1990-1992 - Post-Doctoral Fellow Behavioral Pharmacology, Johns Hopkins University School of Medicine
1990 - Ph.D., Experimental Psychology, Temple University
1984 - B.A., Psychology, Temple University
Current INBREE NIH research investigates extinction of motivated behavior under specific drug states to simulate relapse and drug treatment.
I taught previously as an instructor and as graduate/teaching assistant during my graduate training in Experimental Psychology at Temple University.
My research at Temple focussed on opioid mediation and Pavlovian conditioning factors of Learned Helplessness. My Ph.D. thesis assessed Pavlovian facilitation effects.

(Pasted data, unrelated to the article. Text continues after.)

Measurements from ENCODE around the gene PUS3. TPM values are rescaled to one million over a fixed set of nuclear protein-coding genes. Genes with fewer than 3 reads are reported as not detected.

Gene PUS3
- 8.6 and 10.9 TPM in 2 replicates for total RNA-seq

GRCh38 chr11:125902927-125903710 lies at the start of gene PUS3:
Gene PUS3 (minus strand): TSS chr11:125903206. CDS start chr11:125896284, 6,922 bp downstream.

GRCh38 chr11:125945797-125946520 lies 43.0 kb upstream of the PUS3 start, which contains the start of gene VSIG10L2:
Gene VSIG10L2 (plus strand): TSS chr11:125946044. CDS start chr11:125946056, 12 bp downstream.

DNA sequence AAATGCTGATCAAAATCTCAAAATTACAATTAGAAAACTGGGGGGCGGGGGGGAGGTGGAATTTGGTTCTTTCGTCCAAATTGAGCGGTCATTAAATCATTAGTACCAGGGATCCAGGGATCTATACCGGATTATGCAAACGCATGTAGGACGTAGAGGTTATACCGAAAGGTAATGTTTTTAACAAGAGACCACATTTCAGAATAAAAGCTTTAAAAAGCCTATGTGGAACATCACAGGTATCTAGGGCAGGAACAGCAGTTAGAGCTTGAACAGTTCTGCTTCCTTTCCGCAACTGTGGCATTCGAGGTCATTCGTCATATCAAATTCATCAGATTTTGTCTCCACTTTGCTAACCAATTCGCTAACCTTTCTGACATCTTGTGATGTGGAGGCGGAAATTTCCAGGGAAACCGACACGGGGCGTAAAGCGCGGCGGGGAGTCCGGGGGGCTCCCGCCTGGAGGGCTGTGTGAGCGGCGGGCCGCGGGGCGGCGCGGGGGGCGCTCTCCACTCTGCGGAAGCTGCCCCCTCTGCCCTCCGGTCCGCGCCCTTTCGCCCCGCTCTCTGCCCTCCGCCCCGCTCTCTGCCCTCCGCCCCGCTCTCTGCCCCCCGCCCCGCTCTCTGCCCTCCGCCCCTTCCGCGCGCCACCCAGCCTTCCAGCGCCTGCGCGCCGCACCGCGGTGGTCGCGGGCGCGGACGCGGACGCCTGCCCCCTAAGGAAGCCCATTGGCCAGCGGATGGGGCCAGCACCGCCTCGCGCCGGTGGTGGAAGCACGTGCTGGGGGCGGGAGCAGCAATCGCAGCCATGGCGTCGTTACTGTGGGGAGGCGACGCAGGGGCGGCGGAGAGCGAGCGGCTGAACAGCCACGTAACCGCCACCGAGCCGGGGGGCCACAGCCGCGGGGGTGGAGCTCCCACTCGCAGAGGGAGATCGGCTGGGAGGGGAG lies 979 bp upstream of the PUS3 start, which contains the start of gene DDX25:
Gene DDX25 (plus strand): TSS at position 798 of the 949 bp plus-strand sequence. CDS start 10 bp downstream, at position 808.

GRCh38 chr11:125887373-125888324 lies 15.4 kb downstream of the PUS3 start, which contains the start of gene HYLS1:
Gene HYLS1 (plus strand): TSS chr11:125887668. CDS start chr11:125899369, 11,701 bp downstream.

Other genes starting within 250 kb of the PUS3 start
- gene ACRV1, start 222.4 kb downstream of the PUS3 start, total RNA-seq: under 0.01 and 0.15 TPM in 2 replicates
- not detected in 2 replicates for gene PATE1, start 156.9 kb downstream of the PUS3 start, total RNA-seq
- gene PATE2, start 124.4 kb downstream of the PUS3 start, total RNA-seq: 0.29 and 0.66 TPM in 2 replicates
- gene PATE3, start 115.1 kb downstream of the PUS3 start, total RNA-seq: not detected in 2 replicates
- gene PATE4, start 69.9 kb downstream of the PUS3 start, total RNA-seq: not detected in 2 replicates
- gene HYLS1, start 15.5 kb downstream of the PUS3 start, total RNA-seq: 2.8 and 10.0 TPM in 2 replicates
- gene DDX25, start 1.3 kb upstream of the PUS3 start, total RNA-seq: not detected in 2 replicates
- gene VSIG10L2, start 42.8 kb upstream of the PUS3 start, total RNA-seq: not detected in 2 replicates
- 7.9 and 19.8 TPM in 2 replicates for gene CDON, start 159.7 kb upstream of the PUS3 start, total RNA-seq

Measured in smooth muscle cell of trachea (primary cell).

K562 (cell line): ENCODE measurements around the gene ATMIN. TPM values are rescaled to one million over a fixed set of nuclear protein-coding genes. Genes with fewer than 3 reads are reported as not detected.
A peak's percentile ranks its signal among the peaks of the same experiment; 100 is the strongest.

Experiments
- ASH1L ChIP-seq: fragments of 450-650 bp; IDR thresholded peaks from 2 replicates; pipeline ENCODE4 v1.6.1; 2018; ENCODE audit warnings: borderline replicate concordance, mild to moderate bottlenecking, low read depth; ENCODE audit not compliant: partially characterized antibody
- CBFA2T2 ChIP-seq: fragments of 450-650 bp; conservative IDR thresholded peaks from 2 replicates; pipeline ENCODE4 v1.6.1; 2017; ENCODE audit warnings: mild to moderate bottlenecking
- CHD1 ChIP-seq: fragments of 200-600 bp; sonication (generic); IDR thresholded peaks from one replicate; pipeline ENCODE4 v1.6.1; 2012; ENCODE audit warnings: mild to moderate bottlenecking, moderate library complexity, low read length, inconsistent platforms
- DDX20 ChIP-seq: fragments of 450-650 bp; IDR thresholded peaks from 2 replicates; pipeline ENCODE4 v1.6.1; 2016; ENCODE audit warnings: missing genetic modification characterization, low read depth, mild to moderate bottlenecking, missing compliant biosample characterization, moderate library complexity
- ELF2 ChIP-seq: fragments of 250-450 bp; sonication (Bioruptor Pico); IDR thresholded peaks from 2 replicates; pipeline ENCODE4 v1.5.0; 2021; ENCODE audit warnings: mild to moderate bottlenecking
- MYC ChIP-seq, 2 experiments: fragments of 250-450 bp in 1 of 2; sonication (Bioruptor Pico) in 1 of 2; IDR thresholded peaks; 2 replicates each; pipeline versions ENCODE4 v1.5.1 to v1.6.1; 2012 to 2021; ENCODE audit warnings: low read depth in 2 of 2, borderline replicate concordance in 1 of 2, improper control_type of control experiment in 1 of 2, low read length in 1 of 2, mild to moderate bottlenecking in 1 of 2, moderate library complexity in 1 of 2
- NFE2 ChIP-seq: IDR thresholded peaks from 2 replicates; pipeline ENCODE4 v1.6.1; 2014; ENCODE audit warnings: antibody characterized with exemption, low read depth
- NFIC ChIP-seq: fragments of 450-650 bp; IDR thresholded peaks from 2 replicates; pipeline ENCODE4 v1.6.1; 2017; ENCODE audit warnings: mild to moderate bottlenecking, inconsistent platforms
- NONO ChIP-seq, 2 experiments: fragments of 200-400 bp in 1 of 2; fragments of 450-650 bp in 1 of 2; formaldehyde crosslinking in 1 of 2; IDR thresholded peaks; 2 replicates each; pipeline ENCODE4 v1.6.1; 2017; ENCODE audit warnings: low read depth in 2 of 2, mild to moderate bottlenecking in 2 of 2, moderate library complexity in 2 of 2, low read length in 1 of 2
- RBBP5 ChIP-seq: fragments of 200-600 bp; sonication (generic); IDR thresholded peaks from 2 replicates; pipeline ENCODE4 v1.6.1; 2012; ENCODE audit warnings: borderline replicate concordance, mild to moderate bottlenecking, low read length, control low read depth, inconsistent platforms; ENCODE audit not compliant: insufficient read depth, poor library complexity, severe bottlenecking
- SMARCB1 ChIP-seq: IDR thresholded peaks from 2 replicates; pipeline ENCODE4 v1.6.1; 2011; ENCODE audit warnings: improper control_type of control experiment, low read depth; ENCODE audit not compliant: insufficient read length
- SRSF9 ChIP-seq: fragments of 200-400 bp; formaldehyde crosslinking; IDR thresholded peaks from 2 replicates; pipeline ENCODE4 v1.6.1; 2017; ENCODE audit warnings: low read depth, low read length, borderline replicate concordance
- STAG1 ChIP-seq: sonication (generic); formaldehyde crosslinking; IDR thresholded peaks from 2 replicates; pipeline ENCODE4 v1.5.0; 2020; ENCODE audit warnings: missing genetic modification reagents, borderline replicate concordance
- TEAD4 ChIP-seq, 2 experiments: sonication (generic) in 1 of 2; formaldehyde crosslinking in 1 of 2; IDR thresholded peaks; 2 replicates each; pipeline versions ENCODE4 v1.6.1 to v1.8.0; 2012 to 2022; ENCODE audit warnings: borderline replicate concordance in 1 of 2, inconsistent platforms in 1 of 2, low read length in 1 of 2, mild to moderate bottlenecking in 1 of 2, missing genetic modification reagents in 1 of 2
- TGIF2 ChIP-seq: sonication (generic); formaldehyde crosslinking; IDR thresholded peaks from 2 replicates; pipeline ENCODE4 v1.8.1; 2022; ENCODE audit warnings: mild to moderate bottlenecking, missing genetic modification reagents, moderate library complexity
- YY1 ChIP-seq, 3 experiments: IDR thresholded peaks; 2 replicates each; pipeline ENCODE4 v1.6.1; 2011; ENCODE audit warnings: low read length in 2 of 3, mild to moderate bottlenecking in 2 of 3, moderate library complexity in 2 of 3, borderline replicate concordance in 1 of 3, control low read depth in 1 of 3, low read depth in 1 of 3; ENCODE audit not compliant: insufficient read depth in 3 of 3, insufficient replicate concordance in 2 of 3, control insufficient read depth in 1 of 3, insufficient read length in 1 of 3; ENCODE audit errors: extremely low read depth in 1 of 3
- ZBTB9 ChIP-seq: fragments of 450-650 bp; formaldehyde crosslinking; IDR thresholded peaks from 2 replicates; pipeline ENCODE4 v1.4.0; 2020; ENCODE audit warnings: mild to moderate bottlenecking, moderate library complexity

Prior to arriving at Saint Anselm College, I completed a two-year Post-Doctoral fellowship training program in human behavioral pharmacology/substance abuse at Behavioral Phramocology Research Unit (BPRU) at Johns Hopkins University School of Medicine.
My general research interests are rooted in, Behavioral Analysis, associative learning and Pavlovian/operant interaction. My current research interests in behavioral pharmacology include Pavlovian and operant processes in drug discrimination. Other work in this area includes the impact of environmental influences on drug tolerance, and drug discrimination.